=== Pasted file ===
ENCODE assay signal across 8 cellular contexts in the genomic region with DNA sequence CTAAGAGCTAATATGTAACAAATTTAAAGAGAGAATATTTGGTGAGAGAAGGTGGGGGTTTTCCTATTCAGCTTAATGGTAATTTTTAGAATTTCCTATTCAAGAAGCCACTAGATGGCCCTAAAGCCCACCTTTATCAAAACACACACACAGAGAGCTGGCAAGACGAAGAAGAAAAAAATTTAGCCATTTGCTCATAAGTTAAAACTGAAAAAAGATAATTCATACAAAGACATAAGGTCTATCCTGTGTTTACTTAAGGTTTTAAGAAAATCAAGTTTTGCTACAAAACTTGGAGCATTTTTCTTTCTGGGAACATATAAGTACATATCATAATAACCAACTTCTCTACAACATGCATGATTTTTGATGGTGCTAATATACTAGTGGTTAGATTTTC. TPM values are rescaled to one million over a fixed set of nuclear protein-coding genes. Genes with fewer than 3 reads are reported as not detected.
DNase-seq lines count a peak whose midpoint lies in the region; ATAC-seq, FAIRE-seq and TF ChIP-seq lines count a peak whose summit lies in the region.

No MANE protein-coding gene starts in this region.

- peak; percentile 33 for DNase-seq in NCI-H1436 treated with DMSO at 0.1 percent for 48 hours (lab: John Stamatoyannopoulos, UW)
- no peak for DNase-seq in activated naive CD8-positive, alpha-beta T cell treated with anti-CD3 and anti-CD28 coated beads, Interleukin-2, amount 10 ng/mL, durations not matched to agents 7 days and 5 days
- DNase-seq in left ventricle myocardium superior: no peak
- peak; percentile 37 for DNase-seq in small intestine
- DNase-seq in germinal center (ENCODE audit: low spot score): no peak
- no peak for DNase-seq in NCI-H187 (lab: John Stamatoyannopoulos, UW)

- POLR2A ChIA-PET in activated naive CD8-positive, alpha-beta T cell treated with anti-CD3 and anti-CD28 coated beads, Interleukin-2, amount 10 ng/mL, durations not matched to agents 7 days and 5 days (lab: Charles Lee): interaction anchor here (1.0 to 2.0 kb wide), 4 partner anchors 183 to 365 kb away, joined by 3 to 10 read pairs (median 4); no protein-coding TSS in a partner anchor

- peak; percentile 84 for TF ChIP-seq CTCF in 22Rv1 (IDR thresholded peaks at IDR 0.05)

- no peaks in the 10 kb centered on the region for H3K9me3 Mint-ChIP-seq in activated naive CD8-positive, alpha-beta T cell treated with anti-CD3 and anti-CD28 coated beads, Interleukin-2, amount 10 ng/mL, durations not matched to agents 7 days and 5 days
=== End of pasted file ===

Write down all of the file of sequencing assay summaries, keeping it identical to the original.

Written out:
ENCODE assay signal across 8 cellular contexts in the genomic region with DNA sequence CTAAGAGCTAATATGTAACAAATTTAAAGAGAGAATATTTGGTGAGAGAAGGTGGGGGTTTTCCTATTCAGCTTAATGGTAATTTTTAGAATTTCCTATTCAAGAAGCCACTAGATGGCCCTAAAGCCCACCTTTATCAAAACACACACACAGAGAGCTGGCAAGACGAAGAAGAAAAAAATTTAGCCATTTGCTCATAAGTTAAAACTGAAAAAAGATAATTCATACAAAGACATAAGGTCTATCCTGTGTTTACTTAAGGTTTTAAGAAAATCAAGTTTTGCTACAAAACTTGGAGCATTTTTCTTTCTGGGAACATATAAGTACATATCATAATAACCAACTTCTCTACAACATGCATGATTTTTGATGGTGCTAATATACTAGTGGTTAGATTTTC. TPM values are rescaled to one million over a fixed set of nuclear protein-coding genes. Genes with fewer than 3 reads are reported as not detected.
DNase-seq lines count a peak whose midpoint lies in the region; ATAC-seq, FAIRE-seq and TF ChIP-seq lines count a peak whose summit lies in the region.

No MANE protein-coding gene starts in this region.

- peak; percentile 33 for DNase-seq in NCI-H1436 treated with DMSO at 0.1 percent for 48 hours (lab: John Stamatoyannopoulos, UW)
- no peak for DNase-seq in activated naive CD8-positive, alpha-beta T cell treated with anti-CD3 and anti-CD28 coated beads, Interleukin-2, amount 10 ng/mL, durations not matched to agents 7 days and 5 days
- DNase-seq in left ventricle myocardium superior: no peak
- peak; percentile 37 for DNase-seq in small intestine
- DNase-seq in germinal center (ENCODE audit: low spot score): no peak
- no peak for DNase-seq in NCI-H187 (lab: John Stamatoyannopoulos, UW)

- POLR2A ChIA-PET in activated naive CD8-positive, alpha-beta T cell treated with anti-CD3 and anti-CD28 coated beads, Interleukin-2, amount 10 ng/mL, durations not matched to agents 7 days and 5 days (lab: Charles Lee): interaction anchor here (1.0 to 2.0 kb wide), 4 partner anchors 183 to 365 kb away, joined by 3 to 10 read pairs (median 4); no protein-coding TSS in a partner anchor

- peak; percentile 84 for TF ChIP-seq CTCF in 22Rv1 (IDR thresholded peaks at IDR 0.05)

- no peaks in the 10 kb centered on the region for H3K9me3 Mint-ChIP-seq in activated naive CD8-positive, alpha-beta T cell treated with anti-CD3 and anti-CD28 coated beads, Interleukin-2, amount 10 ng/mL, durations not matched to agents 7 days and 5 days